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by Paulina Mis

On Thursday, the US House of Representatives passed a bill aimed at halting the mass leave of student lenders from the federal loan program. According to The Chronicle of Higher Education, more than 50 lenders have left the Federal Family Education Loan (FFEL) Program to date. The growing departure has left families fearing that students will have no one to turn to for financial assistance once their Pell Grants and savings run dry.

To lessen the plight of FFEL lenders and students who depend on them for financial assistance, the bill would allow the Secretary of Education to purchase loans student lenders were not able to sell to investors. By pouring money into the loan market, the Department of Education would enable student lenders to use their capital for issuing new loans rather than paying out the original ones.

The new bill also addressed the lender of last resort, an emergency plan wherein guaranty agencies would be forced to lend money to students who were turned away by other lenders. Under the new plan, the Department of Education would have permission to advance funding to the agencies if need should arise.

To make the transition from the FFEL to the lender of last resort loan program easier on students, loans would be petitioned for on a college by college basis rather than a student by student one. Based on previous outlines of the untested program, students in need of a lender of last resort loan would have had to seek permission from the Department of Education and prove that at least two lenders had turned them down before receiving money.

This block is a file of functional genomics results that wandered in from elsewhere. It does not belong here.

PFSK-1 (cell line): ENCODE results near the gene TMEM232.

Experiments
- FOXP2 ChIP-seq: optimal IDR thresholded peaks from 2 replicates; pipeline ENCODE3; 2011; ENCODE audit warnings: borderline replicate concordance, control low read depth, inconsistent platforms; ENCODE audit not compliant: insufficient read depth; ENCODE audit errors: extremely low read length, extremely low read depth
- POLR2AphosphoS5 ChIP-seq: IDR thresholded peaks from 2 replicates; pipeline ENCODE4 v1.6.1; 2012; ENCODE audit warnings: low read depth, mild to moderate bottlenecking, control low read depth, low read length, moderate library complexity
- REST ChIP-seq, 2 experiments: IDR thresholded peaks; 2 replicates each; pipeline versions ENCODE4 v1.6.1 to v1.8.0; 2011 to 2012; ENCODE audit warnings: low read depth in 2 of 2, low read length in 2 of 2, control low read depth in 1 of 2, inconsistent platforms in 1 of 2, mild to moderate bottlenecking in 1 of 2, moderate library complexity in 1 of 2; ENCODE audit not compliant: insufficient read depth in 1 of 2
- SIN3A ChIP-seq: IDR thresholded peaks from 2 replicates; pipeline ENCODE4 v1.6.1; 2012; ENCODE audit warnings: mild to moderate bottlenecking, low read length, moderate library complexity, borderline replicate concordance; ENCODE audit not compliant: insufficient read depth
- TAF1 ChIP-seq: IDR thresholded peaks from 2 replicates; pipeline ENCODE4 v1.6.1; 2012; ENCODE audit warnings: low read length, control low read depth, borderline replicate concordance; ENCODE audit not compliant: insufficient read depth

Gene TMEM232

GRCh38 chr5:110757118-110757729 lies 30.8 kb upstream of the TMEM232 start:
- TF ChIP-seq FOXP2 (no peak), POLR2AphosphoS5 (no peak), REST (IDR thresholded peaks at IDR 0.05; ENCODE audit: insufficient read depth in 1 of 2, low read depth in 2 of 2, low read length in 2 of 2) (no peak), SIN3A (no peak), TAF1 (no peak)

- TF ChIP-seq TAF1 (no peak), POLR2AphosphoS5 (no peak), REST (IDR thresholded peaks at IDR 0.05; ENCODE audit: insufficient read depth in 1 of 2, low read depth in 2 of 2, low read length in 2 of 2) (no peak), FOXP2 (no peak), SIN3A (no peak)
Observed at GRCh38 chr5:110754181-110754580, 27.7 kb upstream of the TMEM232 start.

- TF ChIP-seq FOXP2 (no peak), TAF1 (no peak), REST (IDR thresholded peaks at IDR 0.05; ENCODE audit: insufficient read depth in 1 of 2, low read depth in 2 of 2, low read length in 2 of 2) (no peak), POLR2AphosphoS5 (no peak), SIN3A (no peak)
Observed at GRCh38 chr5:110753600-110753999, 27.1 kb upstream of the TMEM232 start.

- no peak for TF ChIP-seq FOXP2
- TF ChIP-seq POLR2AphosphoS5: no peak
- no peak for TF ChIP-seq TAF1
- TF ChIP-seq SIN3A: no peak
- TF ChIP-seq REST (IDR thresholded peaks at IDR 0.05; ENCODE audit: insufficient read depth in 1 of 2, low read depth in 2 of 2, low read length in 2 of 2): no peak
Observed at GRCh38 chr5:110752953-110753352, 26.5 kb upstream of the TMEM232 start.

A bill similar to the House version was introduced but not yet addressed by the Senate. Before the ideas are implemented, both the House and the Senate will have to iron out differences and send the final version to the president for approval.


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by Paulina Mis

To alleviate the affects of the intensifying credit crunch, Sallie Mae has been lobbying for government assistance. In past months, student lenders have been struggling to find buyers for both their loans and their loan securities. Sallie Mae, the largest student lender in the business, has turned to the government for assistance, asking that the US Treasury assuage loan market tensions by purchasing their securities.

In yesterday’s PBS Nightly Business Report, specialty finance analyst Sameer Gokhale and student loan expert Tom Stanton weighed in on the potential effects of such a move. According to Sameer Gokhale, a quick infusion of cash from the Treasury would, “help all of those lenders and ultimately result in a smoother flow of capital back into the student loan system.”

Tom Stanton took a different approach claiming that federal intervention was not yet necessary. “In its last year as a government sponsored enterprise, Sallie Mae made something like 73 percent return on equity, a very generous return. There’s no need at this point to go back to the government and get support,” he stated.  

Even if student lenders continue to drop out of the government’s FFEL program and assistance such as that requested by Sallie Mae is not offered by the Treasury, students will have federal student aid  resources to rely on. A Department of Education lender of last resort measure wherein the government would act as a lender to students denied loans by other lenders would prevent financial catastrophe, but according to the Nightly Business Report Correspondent Stephanie Dhue, resorting to such a plan would be more time consuming than enhancing funds for the one already in place.